It may come as a shock to some people, but there is a certain pride in the people that live in even the most destitute circumstances, and a feeling of community that can be more powerful that anything else. David Gonzalez ends his slide show with these words:

“Having come from there, and more importantly, having gone back there, it’s something to be proud of, actually. And it’s not pride in the sense that I survived this tough place. It’s the pride that, I’m still part of this place in a very essential way.”

David Gonzalez South Bronx Photo Feature.
Perhaps if people had seen more photographs like these in 1979, they would have made more of an effort to help the Bronxites pull their neighborhoods up “by the bootstraps,” and perhaps have thus saved some of the lives that were lost through drugs and crime in the slow climb out of the depths.

Can the same be true for Scampia? Through a government redevelopment program, some of the enormous structures of “Le Vele” have been demolished, in an attempt to make the community less dense and more manageable. But although this may have been a necessary first step, the solution will not come with the simple destruction of the offending brick and mortar. A whole culture of pessimism and hopelessness has to change. That is beginning to happen, very, very slowly. Just as in South Bronx, there are several initiatives in Scampia which are using art training, information technology and music to give children a door to the wider world of culture and self esteem.alibruciate

Earlier this year, a book by Davide Cerullo, “Ali Bruciate, I bambini di Scampia” appeared in Italy. It told the familiar story of children caught up in the drug trafficking and petty crime in the housing projects of Scampia. But in this partly autobiographical work, Cerullo aimed to give a more nuanced view of the lives of these young people, one in which there are alternatives, and there are exits that lead to sunlight and healthy lives. In April, 2009 he gave an interview to the Italian weekly Panorama, in which he echoed the words with of David Gonzales.

“E invece ai lettori che non sono di Scampia che messaggio vorrebbe far arrivare?”
“Che a Scampia, alle Vele in particolare, abita anche tanta gente perbene, solidale, che vive realmente ogni giorno in comunione con gli altri. Solo che bisogna dare a questa gente uno straccio di opportunità, un’alternativa. E allora si potranno fare davvero miracoli. Io senza Scampia nel cuore non posso vivere. Vede quest’area verde qui intorno? Un tempo era tutta campagna e io bambino venivo ad aiutare mio padre che pascolava le pecore. Per me questo resta il quartiere più bello di Napoli. Vorrei che lo fosse per tutti.”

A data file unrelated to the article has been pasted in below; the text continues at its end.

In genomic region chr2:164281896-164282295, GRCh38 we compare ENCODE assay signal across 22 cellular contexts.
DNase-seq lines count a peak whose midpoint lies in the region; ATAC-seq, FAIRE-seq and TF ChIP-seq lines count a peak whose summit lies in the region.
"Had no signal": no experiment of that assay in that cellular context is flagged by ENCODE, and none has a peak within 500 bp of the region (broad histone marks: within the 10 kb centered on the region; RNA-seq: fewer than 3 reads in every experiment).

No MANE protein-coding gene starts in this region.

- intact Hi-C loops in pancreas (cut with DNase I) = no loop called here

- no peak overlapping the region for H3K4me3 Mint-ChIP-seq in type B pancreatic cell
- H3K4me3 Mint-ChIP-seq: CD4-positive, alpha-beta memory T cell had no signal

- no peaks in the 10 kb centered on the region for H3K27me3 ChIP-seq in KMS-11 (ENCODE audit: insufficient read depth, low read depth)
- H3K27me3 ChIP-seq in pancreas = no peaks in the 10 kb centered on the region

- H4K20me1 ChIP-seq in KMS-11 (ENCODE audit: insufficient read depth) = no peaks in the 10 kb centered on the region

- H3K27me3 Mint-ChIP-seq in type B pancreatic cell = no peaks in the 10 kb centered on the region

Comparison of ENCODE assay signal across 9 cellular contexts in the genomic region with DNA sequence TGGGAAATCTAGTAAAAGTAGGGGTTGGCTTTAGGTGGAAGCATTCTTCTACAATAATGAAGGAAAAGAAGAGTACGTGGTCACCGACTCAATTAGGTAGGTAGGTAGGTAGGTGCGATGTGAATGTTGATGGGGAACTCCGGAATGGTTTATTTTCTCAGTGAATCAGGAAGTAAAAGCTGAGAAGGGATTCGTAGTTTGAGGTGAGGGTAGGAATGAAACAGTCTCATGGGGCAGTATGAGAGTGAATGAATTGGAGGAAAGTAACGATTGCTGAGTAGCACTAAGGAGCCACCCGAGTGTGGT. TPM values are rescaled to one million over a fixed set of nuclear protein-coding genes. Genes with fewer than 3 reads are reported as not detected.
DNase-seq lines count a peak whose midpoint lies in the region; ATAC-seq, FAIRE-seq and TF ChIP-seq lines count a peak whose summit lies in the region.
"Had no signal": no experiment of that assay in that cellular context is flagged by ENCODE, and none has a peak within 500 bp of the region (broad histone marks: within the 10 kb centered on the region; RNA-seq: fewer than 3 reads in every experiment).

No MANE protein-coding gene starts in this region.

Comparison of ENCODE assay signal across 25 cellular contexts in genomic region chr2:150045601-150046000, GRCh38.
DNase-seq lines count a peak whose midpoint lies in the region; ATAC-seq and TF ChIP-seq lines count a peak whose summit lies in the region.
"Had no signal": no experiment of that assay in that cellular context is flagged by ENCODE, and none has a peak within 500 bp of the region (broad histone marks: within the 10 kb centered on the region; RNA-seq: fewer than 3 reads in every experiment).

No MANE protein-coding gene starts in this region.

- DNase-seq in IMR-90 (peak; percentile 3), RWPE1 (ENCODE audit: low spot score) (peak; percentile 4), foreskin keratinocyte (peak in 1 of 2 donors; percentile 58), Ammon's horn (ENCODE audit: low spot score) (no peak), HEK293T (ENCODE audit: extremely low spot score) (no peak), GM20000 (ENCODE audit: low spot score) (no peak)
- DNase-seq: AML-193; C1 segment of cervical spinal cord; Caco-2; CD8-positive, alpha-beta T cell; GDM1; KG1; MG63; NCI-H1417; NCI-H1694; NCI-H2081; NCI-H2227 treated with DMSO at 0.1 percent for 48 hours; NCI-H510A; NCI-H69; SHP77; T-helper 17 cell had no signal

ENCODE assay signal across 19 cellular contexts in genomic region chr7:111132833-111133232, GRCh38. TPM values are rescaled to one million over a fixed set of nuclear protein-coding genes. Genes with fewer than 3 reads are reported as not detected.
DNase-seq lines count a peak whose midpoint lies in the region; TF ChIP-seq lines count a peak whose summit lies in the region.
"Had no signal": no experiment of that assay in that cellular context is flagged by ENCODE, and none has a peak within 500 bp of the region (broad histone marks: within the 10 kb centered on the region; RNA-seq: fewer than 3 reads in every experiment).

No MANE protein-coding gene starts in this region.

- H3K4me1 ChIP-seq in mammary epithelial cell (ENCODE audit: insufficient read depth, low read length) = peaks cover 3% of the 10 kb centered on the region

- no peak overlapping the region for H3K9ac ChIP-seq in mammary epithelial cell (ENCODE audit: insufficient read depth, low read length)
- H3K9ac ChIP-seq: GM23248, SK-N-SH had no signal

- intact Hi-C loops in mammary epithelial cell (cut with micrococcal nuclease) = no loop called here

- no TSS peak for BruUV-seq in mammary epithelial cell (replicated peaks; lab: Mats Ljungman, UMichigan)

The translation:

Panorama Question:
“What is the message about Scampia that you would like your readers to come away with?”

Cerullo Answer:
“That in Scampia, and especially in “Le Vele,” there are many good people, that live every day in perfect harmony with each other. All that these people need is just a little bit of opportunity, an alternative. With that they would be able to perform miracles. I would not be able to live without Scampia in my heart. You see this bit of greenery here? This used to be open country, and when I was very small I came here to help my father herd his sheep. For me this is the most beautiful neighborhood in all of Naples. I wish it were that for everyone.”

The full article here.

in a video clip for FuoriTV, he says that he wanted to write about the children of Scampia because it is them that pay the highest price in the downgraded quality of life of this place. But he wrote his book to push people more to action, the people that claim to be doing something, but really do little. Like Saviano’s book, his work is being read in prisons, but in this case, it is helping the people in those places to find a reason not to give up hope.

The video interview here.

Today, the South Bronx is coming back to health little by little. And tomorrow… Scampia? It will happen, someday. The question is, when? And how many more people will have to suffer and die to make it come true?

Related Articles:

Gomorrah: A book and a film describe the Modern Plagues of Naples.

Naples on the Edge: Photography of Norma Rossetti.

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October 13, 2009 - Posted by | literature | , , , , , , , ,

2 Comments »

  1. […] Scampia and South Bronx: burnt more by sin or by indifference? […]

    Pingback by Naples on the edge: Photography of Norma Rossetti « Dominic Ambrose Virtual Art Gallery | October 23, 2009 | Reply

  2. […] Scampia and South Bronx: Gomorra […]

    Pingback by Music and Naples and John Turturro. « Dominic Ambrose Blogblot | September 3, 2011 | Reply